Floodlit games pitches planned on bat foraging conservation area in Mitcham

This Is Local London: Friends of the Canons - Sandra Vogel, Alan Hutchings, Tony Burton and John Davis Friends of the Canons - Sandra Vogel, Alan Hutchings, Tony Burton and John Davis

The council is pressing forward with plans to build two floodlit games pitches in a conservation area used as a feeding area by bats to the dismay of community groups.

Community groups have been in discussion with the council since 2011 over the use of disused tennis courts at Bellamy Copse next to the Canons leisure centre in Mitcham - a conservation area used as a feeding area for bats.

In July Merton council confirmed their plans to build two flood-lit multi-use games areas at the site which objectors say will be a cause of light pollution and be to the detriment of a rare bat species which use the area for foraging.

The plans have outraged members of the Mitcham Cricket Green and Community Heritage Group who have branded it the "most shocking" proposal in a conservation area for some time.

A spokesperson for the group said: "We’re utterly dumbfounded that [this proposal] comes not from a private developer but from the council - who really should know better how to work within the Conservation Area.

"In our view this plan is entirely inappropriate.

"It will cause significant harm to the special quality of Mitcham Cricket Green Conservation Area and harm the setting of two listed mansion houses - Park Place and Canons.

"Seven days a week floodlighting will cause serious light pollution and sky glow at the heart of the area.

"There will be serious harm to wildlife, including impacts on legally protected bats."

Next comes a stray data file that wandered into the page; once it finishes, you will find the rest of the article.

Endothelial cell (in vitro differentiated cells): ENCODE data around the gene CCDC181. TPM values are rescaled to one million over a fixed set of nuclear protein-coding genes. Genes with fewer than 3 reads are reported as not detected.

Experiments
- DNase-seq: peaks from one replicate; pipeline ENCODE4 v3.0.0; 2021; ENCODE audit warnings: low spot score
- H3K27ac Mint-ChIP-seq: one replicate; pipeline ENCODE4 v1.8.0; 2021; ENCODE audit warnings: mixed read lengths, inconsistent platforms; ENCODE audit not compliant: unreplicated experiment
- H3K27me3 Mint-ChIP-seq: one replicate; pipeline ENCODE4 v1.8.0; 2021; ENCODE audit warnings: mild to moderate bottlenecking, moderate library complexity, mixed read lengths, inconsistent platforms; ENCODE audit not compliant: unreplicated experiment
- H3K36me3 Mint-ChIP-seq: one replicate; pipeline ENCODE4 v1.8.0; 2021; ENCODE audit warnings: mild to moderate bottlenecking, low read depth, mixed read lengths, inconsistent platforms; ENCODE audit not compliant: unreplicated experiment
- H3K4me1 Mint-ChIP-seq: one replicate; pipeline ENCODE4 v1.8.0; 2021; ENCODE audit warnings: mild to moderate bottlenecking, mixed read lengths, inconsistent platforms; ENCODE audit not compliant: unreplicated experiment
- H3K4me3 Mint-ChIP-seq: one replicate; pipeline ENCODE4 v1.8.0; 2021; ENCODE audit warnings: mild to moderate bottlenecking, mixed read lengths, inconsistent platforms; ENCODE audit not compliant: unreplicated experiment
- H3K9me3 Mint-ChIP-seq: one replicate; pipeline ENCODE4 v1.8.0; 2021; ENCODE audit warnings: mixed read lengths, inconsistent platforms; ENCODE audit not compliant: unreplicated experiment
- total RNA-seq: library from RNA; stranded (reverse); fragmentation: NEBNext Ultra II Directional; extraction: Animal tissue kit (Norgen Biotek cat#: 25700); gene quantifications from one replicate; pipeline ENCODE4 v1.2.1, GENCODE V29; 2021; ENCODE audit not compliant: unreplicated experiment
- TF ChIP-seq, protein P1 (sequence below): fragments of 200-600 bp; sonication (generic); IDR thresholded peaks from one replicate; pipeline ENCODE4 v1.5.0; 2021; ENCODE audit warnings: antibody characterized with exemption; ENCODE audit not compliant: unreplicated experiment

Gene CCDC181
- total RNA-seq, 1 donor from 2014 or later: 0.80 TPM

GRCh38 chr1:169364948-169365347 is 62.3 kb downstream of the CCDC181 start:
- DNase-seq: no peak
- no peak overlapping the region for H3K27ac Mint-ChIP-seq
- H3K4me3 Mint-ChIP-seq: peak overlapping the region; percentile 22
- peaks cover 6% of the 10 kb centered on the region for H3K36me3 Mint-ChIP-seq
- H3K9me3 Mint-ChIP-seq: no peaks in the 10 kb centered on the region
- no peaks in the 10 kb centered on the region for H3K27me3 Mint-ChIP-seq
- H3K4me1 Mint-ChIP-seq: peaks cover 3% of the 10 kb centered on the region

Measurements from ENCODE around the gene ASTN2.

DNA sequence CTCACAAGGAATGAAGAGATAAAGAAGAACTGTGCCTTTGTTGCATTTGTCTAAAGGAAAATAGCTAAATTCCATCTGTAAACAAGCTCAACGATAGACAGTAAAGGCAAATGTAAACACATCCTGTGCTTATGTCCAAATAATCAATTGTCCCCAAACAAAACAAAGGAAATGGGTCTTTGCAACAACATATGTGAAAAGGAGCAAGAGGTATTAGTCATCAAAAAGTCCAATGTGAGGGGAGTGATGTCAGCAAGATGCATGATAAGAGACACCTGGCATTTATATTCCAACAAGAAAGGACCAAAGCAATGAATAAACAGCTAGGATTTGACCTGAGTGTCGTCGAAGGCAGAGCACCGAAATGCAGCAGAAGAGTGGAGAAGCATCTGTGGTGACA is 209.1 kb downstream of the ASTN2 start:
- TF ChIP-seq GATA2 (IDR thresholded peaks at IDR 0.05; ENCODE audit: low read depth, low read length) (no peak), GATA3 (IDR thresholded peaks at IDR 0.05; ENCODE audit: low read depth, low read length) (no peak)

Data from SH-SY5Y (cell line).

Two bat surveys were carried out by the council in 2012 which found three species using the area including the common, soprano pipistrelle and Leisler’s bat - the latter considered to be a rare species - which warned that removal of woodland to create the MUGA would have a negative impact their foraging habits.

To counteract this, the council has put forward a mitigation plan involving a "relaxed mowing" regime of the area and the planting of 250 "broadleaved" plants which, according to the report's ecologist, will increase insect food supply for birds, bats, hedgehogs and voles.

In recommending the application council planning officers said: "The proposal would provide new and improved sports facilities meeting a recognized need, would enhance biodiversity in the area and by virtue of appropriate mitigation measures would not affect the protection of bats in the area.

"It is acknowledged that the proposals would have some impact on the conservation area.

"However, the new feature, the floodlighting columns, have been reduced in height and when considered against the backdrop of the various buildings that make up the Canons cluster of sports facilities, and the siting of the proposals which are relatively remote to listed buildings and other structures, it may be considered that the character and appearance of the conservation area would be preserved and that on balance the potential benefits outweigh any visual impact."

The application is set to be considered at a planning meeting on Thursday, December 12.

 

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